B Lab, the non-profit that manages B Corp certification, has also worked with GRI and other organizations and institutions to build out their SDG Action Manager (which I’ve referenced before). Based on a company’s sector, geography and size, a series of SDG modules are recommended. After completing a series of questions under each module, baseline percentages are created for each and as an average score to represent a company’s progress along a continuum, which can be updated when needed. This format helps to easily aggregate and quantify a company’s impact, removes the need to research and select indicators and provides suggestions for how to do better, but it’s a bit excessive if a company only wants to work with a few and very specific targets or indicators.

So to move from SDG washing to SDG action, there are practical steps that companies should take along the path.

  1. Review your current direct and indirect positive and negative impacts along the value chain in order to see which goals are most relevant to you (just choose a few!).
  2. Consider the Agenda’s principle of “leave no one behind”: how can you adapt your strategy to address inequities and socio-economic structures that disadvantage certain populations?
  3. Consider the human rights impacts of your business activities. How can you address them? Here are some examples of how to link them up with the SDGs.
  4. Think about what you can integrate into your business strategy and operations. How can you take your work to another level?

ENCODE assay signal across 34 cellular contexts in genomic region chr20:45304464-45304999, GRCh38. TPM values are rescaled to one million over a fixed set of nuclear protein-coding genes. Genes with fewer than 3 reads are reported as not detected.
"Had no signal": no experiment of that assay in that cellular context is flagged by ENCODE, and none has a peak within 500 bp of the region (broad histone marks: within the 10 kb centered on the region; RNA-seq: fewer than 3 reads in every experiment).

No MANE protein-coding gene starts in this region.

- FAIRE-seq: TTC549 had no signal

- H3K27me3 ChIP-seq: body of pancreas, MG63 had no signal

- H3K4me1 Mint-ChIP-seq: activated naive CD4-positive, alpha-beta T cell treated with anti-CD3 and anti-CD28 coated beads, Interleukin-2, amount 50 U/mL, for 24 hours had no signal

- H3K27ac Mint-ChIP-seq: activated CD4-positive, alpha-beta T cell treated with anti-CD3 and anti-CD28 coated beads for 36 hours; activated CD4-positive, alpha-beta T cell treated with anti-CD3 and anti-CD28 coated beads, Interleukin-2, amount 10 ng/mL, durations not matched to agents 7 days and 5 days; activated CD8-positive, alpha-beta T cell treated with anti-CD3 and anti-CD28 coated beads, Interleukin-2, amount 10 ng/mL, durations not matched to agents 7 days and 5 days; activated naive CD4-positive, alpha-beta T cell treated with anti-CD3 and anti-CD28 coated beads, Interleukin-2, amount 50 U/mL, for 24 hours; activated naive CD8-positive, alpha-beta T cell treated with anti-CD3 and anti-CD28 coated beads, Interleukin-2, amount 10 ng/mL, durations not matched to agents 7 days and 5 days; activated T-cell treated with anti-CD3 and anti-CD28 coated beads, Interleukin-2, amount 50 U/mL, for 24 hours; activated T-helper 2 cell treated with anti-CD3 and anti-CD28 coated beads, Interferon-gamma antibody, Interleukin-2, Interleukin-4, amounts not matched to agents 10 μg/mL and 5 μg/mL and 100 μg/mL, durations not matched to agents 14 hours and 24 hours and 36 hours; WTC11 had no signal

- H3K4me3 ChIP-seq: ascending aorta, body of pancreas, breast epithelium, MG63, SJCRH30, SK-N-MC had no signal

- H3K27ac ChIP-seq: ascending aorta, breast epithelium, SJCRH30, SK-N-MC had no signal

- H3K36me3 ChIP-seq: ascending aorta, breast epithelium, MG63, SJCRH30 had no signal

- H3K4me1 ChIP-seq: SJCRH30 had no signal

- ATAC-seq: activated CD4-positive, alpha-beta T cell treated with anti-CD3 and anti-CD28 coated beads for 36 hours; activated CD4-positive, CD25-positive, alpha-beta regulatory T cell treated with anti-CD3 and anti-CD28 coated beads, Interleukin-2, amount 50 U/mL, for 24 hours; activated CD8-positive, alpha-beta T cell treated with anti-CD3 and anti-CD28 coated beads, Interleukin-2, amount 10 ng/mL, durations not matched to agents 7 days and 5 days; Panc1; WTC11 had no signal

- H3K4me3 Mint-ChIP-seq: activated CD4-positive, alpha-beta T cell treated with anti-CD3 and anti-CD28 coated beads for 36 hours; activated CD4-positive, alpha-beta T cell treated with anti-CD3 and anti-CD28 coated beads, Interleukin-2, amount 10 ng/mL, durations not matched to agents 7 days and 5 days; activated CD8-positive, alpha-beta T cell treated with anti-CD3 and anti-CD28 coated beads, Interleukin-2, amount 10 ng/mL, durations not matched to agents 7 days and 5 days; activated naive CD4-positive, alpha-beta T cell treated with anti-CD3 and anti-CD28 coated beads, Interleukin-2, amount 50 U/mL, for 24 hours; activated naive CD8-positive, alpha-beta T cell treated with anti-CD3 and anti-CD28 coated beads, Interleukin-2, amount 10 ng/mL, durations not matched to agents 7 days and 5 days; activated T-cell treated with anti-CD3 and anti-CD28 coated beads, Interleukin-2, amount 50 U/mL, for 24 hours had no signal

5. Select targets and create indicators for your goals (make sure you can actually create a baseline and track your indicators).
  6. Work with others to further your goals.
  7. Get your employees on board and engaged.
  8. Communicate your work and progress to the public.
  9. Engage in national consultations on indicators and plans and consider grant opportunities.

The 2030 Agenda offers companies a way to move beyond CSR activities and engage on a deeper level with sustainability. With its many goals and targets, the SDGs framework covers a breadth of issues to consider when thinking about the private sector’s impact. However, using the SDGs as guideposts must be done in a way that is strategic, comprehensive and action-oriented, with a commitment to measurement and monitoring. Now, more than ever, there is an urgent need for the private sector to step up into its role so that we can move quickly and wisely for the benefit of people and the planet.



Amy Coulterman

Attempting to link a non-profit mindset to the corporate world. Corporate social responsibility | social impact | Toronto, Canada |